Statement from Deputy Commissioner Sir Stephen House in response to the conclusion of the trial of Carl Beech:
We have today seen the conclusion of the trial, which followed a Northumbria Police investigation into Carl Beech, who was accused of perverting the course of justice through the allegations he made to the Met’s Operation Midland about murders and child abuse.
The Met has supported Northumbria Police in its investigation throughout.
We are grateful for the efforts of Northumbria Police in investigating and bringing this matter to court for consideration by a jury.
Following the conclusion of the Operation Midland investigation, Sir Bernard Hogan-Howe commissioned a thorough review by Sir Richard Henriques. Key points from Sir Richard’s highly critical review were published in November 2016.
Sir Bernard also apologised in person to those most affected by the case. Sir Richard’s review also allowed us to learn so that we could improve our handling of similar allegations in the future. Many of his recommendations have already been embedded and we keep our working practices under review at all times.
Potential conduct matters relating to five of our officers, were voluntarily referred to the then Independent Police Complaints Commission (IPCC) after we had read the full detail of Sir Richard's review, so that an independent assessment could be made.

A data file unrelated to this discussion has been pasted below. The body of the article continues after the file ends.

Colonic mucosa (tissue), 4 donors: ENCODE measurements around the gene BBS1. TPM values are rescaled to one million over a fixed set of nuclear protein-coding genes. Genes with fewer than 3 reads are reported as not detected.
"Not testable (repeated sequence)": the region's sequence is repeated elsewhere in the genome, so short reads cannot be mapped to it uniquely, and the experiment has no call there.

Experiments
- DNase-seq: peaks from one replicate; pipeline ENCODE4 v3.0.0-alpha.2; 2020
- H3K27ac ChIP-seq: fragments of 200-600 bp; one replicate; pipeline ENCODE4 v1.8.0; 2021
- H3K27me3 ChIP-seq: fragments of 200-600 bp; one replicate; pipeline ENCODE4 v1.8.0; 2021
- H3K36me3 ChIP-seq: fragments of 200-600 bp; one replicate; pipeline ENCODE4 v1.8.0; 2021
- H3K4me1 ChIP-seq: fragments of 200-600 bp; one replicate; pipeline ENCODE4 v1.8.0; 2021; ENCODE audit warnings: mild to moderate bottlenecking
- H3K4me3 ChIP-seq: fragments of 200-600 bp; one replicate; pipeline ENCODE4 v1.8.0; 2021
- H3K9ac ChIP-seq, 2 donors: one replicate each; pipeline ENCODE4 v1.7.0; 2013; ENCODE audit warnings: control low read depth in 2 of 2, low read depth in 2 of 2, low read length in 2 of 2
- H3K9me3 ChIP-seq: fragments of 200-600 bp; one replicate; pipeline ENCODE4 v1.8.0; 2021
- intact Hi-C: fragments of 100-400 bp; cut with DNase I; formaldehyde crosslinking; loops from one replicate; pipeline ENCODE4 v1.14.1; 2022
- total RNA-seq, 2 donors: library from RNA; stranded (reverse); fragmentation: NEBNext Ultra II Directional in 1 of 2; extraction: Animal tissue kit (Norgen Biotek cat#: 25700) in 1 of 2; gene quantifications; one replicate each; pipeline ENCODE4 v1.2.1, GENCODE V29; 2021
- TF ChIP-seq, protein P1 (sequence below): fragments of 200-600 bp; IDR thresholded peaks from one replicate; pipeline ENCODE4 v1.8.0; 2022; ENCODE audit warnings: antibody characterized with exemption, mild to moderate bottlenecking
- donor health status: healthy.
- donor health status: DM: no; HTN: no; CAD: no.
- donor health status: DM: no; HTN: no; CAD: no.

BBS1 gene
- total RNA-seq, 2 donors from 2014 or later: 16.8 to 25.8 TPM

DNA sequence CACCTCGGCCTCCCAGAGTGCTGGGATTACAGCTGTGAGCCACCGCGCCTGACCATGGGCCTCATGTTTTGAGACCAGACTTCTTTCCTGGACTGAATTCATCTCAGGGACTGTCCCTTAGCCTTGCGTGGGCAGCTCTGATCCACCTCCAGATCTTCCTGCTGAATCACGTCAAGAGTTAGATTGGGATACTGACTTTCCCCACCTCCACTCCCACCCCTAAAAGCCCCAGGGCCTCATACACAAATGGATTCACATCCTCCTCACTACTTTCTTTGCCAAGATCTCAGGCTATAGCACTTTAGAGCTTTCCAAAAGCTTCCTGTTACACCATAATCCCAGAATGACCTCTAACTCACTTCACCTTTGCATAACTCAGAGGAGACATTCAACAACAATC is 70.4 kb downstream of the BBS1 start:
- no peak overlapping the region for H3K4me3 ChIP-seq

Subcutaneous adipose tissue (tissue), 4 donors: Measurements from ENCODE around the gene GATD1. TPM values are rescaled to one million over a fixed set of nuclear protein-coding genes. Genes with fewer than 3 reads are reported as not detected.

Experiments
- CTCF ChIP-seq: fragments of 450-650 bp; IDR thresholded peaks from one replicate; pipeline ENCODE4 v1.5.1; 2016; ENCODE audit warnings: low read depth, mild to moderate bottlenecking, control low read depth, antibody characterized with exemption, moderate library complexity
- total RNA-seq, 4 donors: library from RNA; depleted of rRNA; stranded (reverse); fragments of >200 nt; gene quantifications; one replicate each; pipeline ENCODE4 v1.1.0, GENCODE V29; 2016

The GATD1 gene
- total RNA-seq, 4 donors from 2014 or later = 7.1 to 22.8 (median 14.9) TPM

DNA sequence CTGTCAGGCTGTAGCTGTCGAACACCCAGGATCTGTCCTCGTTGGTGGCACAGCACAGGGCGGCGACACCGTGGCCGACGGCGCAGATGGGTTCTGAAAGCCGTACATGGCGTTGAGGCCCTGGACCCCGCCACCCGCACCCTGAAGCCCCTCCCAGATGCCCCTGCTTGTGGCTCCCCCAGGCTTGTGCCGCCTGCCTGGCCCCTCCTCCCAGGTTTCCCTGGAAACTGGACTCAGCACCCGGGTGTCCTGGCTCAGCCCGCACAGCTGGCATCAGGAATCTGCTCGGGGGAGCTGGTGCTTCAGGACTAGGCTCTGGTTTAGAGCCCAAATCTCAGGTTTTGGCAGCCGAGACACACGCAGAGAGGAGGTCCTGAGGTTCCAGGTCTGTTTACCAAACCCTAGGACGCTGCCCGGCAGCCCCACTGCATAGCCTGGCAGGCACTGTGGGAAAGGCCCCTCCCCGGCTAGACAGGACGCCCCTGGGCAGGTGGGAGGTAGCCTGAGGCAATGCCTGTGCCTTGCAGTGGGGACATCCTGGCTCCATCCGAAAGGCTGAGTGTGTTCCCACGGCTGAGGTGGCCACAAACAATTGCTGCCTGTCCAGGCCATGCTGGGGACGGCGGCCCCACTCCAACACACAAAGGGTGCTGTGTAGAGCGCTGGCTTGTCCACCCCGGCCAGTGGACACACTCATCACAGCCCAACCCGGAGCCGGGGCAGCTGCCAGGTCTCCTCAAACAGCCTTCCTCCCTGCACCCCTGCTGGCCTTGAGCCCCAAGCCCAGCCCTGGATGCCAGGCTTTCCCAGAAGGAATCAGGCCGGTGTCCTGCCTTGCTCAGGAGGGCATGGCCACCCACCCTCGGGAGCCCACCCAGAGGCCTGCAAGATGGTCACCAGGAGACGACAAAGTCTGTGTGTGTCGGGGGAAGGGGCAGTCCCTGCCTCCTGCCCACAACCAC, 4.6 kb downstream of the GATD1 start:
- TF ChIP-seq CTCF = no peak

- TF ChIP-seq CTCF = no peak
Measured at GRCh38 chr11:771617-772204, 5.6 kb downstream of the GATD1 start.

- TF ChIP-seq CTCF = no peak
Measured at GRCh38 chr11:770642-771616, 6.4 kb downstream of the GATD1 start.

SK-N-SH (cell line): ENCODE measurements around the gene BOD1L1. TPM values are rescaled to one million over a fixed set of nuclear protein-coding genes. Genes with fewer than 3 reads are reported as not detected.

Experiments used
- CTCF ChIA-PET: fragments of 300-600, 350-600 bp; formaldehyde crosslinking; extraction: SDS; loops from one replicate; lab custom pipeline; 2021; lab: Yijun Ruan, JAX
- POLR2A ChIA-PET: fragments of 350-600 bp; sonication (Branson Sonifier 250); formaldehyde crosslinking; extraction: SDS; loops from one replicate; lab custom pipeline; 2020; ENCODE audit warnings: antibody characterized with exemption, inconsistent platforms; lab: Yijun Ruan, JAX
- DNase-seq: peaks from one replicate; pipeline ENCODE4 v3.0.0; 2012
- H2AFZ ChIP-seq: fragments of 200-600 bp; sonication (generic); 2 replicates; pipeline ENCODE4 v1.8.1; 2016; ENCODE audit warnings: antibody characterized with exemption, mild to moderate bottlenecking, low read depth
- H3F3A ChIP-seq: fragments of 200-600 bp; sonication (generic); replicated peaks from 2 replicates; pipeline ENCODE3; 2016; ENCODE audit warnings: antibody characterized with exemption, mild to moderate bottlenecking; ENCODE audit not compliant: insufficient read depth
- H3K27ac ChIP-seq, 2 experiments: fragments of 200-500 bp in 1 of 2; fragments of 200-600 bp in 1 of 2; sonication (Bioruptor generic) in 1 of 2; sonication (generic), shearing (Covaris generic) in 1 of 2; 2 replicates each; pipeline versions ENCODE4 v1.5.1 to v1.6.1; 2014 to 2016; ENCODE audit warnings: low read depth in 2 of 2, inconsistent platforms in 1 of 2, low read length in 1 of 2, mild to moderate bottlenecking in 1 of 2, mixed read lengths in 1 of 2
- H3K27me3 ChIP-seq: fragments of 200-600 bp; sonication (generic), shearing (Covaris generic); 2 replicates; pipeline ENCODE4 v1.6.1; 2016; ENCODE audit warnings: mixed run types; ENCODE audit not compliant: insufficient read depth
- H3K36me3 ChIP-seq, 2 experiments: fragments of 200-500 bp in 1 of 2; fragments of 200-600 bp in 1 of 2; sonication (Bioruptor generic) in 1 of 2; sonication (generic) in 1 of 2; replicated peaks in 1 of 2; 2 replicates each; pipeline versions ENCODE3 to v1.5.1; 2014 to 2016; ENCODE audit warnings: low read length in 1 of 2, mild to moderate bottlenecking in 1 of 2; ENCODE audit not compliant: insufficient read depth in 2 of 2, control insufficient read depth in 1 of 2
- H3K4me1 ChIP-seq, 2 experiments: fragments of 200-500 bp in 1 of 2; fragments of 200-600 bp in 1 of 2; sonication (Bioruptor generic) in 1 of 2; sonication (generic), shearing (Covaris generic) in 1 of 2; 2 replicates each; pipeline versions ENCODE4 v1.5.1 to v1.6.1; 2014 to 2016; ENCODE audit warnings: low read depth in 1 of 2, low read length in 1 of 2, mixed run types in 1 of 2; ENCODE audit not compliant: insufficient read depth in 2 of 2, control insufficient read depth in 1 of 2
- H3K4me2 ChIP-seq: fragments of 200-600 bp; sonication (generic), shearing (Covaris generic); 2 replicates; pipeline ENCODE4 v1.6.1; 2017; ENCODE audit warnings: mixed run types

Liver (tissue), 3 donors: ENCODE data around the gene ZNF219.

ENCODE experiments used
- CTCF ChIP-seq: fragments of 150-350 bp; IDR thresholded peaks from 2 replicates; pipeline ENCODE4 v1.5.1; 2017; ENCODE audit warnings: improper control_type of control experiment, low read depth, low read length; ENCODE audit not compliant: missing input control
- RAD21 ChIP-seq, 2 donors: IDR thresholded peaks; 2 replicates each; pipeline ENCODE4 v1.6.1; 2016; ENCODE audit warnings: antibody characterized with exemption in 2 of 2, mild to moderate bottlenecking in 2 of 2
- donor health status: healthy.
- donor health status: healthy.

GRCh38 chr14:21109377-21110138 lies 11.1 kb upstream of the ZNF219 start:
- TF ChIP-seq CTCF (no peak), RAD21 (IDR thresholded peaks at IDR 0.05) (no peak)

Whilst the Met is clear that our organisation did not get everything right, the IPCC stated in March 2017 that it had found no evidence to indicate bad faith, malice or dishonesty on the part of our officers as they investigated the allegations made by Carl Beech. The IPCC also stated that the information available to them indicated the investigation was extensive and carried out diligently.
The IPCC continued to investigate three officers for matters relating to the applications for search warrants. Today, the Independent Office for Police Conduct announced that none of these officers had a case to answer in relation to any allegations.
I believe that all these officers worked in good faith. They cooperated fully with both the Henriques’ Review and the Independent Office for Police Conduct investigations.
In summary, none of the five officers involved in the original referral or the three officers subject to investigation were found to have cases to answer in relation to any of the allegations. It must be remembered also that the work of Operation Midland was carried out against a backdrop of intense scrutiny and allegations that in the past the Met had covered up sensitive allegations about prominent people.
There will nonetheless be an internal debrief following Carl Beech’s trial to identify any additional lessons.
It remains true that investigating allegations of sexual offences is a very complex and challenging area of police work. Those complexities are compounded where those allegations stretch back many decades, as was the case in Operation Midland.
Additionally, many of the issues relating to the investigation of non-recent sexual offences continue to be examined by the Independent Inquiry into Child Sexual Abuse, with which the Met is fully co-operating, and it would be inappropriate for us to pre-empt the inquiry’s findings with any wider commentary on this area of policing at this time.